The gig was organised by Peninsula Arts, who have put on a whole week of events, exploring new music from faculty and students of the Department of Music at Plymouth University. It was great to get the chance to see such high quality music for free(!) in the city.


Review: Seb Rochford in Dartington Live (05/05/2018)

Seb Rochford has built up a name for himself as a genre-defying drummer, playing in a range of successful bands (with Mercury-award nominations and other awards to their credit), all defying definition and breaking boundaries. But last weekend’s performance in Dartington Live showed that it is in his own compositions where he really flexes his creative muscles. It was a great gig, the atmosphere was chilled, with people sitting or standing on the floor with the band forming a centrepiece, performing in the round, with the four musicians facing each other.

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There was a ritual-esque start in which the second drummer, Mark Sanders, dragged a large gong in a circle around the other performers, drawing them together physically within a temporary wall of sound. The gong made a mildly grating sound which woke us up to what was to come. Even trombonist, Sarah Gail Brand, seemed slightly uncomfortable at the noise, but she went on to show not long after how adept she was at making unusual, striking sounds of her own, using the trombone mute to bring out timbres in a cacophony of sound – short bursts sweeping across the register of the instrument in a distinctly raw way. The other trombonist, Harry Brown, was perhaps more contained, with a very true and at times more legato sound, which made for a great contrast, even though the overall effect was of tumultuous noise.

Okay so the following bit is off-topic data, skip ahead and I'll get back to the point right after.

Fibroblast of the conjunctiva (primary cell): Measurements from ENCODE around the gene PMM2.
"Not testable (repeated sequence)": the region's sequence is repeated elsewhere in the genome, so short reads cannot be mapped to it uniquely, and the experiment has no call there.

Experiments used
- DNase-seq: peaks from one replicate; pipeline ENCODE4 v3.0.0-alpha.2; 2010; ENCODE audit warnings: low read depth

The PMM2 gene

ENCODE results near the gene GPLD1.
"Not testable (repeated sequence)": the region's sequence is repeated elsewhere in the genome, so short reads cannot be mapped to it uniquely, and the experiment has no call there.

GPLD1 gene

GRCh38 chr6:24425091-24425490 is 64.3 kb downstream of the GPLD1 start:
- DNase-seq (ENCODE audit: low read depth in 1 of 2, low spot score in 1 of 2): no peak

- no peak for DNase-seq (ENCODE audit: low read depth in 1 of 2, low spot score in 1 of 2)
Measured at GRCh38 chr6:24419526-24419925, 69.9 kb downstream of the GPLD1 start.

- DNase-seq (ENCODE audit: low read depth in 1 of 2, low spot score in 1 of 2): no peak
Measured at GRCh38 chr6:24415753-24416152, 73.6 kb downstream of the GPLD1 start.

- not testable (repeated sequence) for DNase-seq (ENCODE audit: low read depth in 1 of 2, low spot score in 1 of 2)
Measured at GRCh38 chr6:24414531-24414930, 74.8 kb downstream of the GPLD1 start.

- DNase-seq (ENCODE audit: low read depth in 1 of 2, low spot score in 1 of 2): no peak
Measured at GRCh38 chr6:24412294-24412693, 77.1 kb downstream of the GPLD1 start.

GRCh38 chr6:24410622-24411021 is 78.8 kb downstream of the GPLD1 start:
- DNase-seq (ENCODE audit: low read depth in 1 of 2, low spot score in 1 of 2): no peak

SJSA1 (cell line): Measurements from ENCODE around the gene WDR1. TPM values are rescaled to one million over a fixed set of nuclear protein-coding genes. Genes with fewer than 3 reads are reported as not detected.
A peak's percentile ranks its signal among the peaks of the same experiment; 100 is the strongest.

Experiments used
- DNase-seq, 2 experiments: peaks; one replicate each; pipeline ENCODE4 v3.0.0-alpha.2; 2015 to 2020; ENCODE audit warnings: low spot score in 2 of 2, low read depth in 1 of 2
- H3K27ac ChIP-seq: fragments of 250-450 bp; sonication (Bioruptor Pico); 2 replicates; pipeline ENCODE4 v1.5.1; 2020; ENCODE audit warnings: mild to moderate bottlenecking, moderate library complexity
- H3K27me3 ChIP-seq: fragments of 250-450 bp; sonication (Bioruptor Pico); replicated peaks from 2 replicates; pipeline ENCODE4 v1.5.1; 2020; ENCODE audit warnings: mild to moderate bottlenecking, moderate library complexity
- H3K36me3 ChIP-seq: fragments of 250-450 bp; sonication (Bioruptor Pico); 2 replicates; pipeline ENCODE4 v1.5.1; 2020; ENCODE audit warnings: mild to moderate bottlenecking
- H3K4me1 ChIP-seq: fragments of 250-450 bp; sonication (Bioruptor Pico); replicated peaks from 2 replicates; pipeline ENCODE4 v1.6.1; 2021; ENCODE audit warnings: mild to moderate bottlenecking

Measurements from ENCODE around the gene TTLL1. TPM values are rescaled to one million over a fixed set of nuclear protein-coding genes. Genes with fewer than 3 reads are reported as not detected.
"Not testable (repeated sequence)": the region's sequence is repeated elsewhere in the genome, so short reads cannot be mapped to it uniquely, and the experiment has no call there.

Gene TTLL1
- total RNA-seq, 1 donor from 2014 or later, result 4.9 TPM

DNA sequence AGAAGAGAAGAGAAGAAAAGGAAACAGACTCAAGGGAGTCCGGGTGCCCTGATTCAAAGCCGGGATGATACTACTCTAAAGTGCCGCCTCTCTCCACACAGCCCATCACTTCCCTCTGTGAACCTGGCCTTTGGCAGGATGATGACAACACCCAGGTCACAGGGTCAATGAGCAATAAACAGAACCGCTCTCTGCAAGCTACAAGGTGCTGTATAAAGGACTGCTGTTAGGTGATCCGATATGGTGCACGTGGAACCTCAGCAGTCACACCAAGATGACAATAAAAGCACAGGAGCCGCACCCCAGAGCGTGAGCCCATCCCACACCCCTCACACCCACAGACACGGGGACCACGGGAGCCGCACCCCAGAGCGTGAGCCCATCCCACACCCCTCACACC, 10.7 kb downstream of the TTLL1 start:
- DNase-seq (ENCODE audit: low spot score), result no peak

The trombones both together played long single notes repetitively – like a call to attention in a public place – announcing something, announcing rhythm itself perhaps, rising above the wildly improvised drum patterns. The trombones were also used to good effect in the space; vaguely choreographed moves from the players meant that the full sound of the trombone would sometimes fire away from you, other times hit you right in the face, as the two players wheeled their instruments around at all angles.


There seemed some delay before Seb Rochford himself actually put stick to drum. Once the anticipation had built, he was instantly able to pull us in with his assurance and ability to embrace simplicity and purity of tone on the drum. There was a hypnotic quality to his drumming – he built up poly-rhythms with such ease and assurance that it was like listening to multiple consciousnesses applying themselves to a problem at the same time, the problem of the experience of sound through the dimension of time, maybe. At one point he used a clever phasing technique with his two sticks working at different speeds, recognisable as a sort of clapping music, like Steve Reich’s, which showed his virtuosity on the micro, as much as it was already clear on the macro level.